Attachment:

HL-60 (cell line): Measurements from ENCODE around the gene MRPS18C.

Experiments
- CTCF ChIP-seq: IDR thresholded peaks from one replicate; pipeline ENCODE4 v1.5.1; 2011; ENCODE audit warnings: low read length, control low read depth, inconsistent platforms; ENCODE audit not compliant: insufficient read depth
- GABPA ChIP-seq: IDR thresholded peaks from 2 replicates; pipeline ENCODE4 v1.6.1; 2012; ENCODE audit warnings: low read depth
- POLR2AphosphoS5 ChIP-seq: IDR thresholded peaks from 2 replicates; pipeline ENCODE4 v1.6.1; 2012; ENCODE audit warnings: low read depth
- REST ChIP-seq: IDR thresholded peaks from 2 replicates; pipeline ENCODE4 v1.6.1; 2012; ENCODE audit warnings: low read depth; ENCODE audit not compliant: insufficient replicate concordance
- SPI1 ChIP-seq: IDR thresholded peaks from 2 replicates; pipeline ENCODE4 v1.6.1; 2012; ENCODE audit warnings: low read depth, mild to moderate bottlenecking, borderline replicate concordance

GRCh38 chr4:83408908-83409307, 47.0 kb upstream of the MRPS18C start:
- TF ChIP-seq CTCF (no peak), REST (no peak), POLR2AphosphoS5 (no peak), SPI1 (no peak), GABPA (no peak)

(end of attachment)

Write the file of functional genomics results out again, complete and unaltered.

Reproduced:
HL-60 (cell line): Measurements from ENCODE around the gene MRPS18C.

Experiments
- CTCF ChIP-seq: IDR thresholded peaks from one replicate; pipeline ENCODE4 v1.5.1; 2011; ENCODE audit warnings: low read length, control low read depth, inconsistent platforms; ENCODE audit not compliant: insufficient read depth
- GABPA ChIP-seq: IDR thresholded peaks from 2 replicates; pipeline ENCODE4 v1.6.1; 2012; ENCODE audit warnings: low read depth
- POLR2AphosphoS5 ChIP-seq: IDR thresholded peaks from 2 replicates; pipeline ENCODE4 v1.6.1; 2012; ENCODE audit warnings: low read depth
- REST ChIP-seq: IDR thresholded peaks from 2 replicates; pipeline ENCODE4 v1.6.1; 2012; ENCODE audit warnings: low read depth; ENCODE audit not compliant: insufficient replicate concordance
- SPI1 ChIP-seq: IDR thresholded peaks from 2 replicates; pipeline ENCODE4 v1.6.1; 2012; ENCODE audit warnings: low read depth, mild to moderate bottlenecking, borderline replicate concordance

GRCh38 chr4:83408908-83409307, 47.0 kb upstream of the MRPS18C start:
- TF ChIP-seq CTCF (no peak), REST (no peak), POLR2AphosphoS5 (no peak), SPI1 (no peak), GABPA (no peak)